Cardiovascular System Notes

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The Cardiovascular System

CHAPTER SUMMARY
The importance of the cardiovascular system cannot be overstated. This is one system that students frequently know something about, at least from a plumbing viewpoint, but they often don’t completely understand the complexity of the system and the magnitude of its tasks. An essential component of presentation of the material is then to outline in detail the role of the cardiovascular system and its significance to all other body systems. This chapter begins with the fundamental information about the heart by first discussing anatomy and then moving on to the more complex physiology. The section on anatomy covers the layers of the heart as well as its chambers, valves, and the vessels through which blood moves in and out of its various regions. A section on cardiac circulation explains the way the heart itself is supplied with oxygen-rich blood. The structural and mechanical characteristics of the heart are followed by a discussion of its unique electrical intrinsic activity. The conduction system is outlined and relevant homeostatic imbalances are discussed. Concepts related to the electrical conduction system of the heart are always difficult to grasp, and key demonstrations and activities help solidify the students’ understanding. Following the section on the heart itself is the portion of the chapter dealing with the blood vessels. Arteries, veins, and capillaries are compared for their structural and physiological similarities as well as their differences. Names of the major vessels are given, as the route of blood is traced from its point of exit from the heart through the aorta to all parts of the body and back to the heart via the superior and inferior venae cavae. A look into the various mechanisms involved in blood pressure precedes a discussion of the special circulatory routes that supply the brain, liver, and developing fetus. Finally, the developmental aspects of circulation are considered. SUGGESTED LECTURE OUTLINE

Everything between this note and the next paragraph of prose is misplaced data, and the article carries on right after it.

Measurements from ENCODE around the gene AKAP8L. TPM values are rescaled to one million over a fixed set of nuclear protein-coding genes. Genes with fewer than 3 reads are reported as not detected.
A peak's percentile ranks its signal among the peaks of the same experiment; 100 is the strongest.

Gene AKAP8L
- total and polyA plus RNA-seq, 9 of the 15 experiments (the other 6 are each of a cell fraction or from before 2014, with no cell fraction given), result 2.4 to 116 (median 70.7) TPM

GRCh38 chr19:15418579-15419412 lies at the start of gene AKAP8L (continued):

I.THE HEART (pp. 362–374)
A.Anatomy of the Heart (pp. 362–368)
1.Location and Size
2.Coverings and Wall
3.Chambers and Associated Great Vessels
a.Atria
b.Ventricles
c.Superior and Inferior Venae Cavae
d.Pulmonary Arteries
e.Pulmonary Veins
f.Aorta
4.Valves
a.Atrioventricular (AV) Valves
b.Semilunar Valves
5.Cardiac Circulation
6.Homeostatic Imbalances
a.Endocarditis
b.Angina Pectoris
c.Myocardial Infarction
B.Physiology of the Heart (pp. 368–374)
1.Intrinsic Conduction System of the Heart: Setting the Basic Rhythm
a.Intrinsic Conduction System
b.Homeostatic Imbalances
i.Heart Block
ii.Ischemia
iii.Fibrillation
2.Cardiac Cycle and Heart Sounds
a.Mid-to-Late Diastole
b.Ventricular Systole
c.Early Diastole
d.Homeostatic Imbalances
i.Murmurs
3.Cardiac Output (CO)
a.Regulation of Stroke Volume (SV)
b.Factors Modifying Basic Heart Rate (HR)
c.Neural (ANS) Controls
d.Physical Factors
e.Homeostatic Imbalanaces
i.Congestive Heart Failure (CHF)
ii.Pulmonary Edema
II.BLOOD VESSELS (pp. 374–395)
A.Microscopic Anatomy of Blood Vessels (pp. 374–377)
1.Tunics
2.Structural Differences between Arteries, Veins, and Capillaries
3.Homeostatic Imbalanaces
a.Varicose Veins
b.Thrombophlebitis
c.Pulmonary Embolism
B.Gross Anatomy of Blood Vessels (pp. 378–386)
1.Major Arteries of the Systemic Circulation (Figure 11.12)
a.Arterial Branches of the Ascending Aorta
i.Right and Left Coronary Arteries
b.Arterial Branches of the Aortic Arch
i.Brachiocephalic Trunk
ii.Left Common Carotid Artery
iii.Left Subclavian Artery
c.Arterial Branches of the Thoracic Aorta
i.Intercostal Arteries
ii.Bronchial Arteries
iii.Esophageal Arteries
iv.Phrenic Arteries
d.Arterial Branches of the Abdominal Aorta
i.Celiac Trunk
ii.Superior Mesenteric Artery
iii.Renal Arteries
iv.Gonadal Arteries
v.Lumbar...
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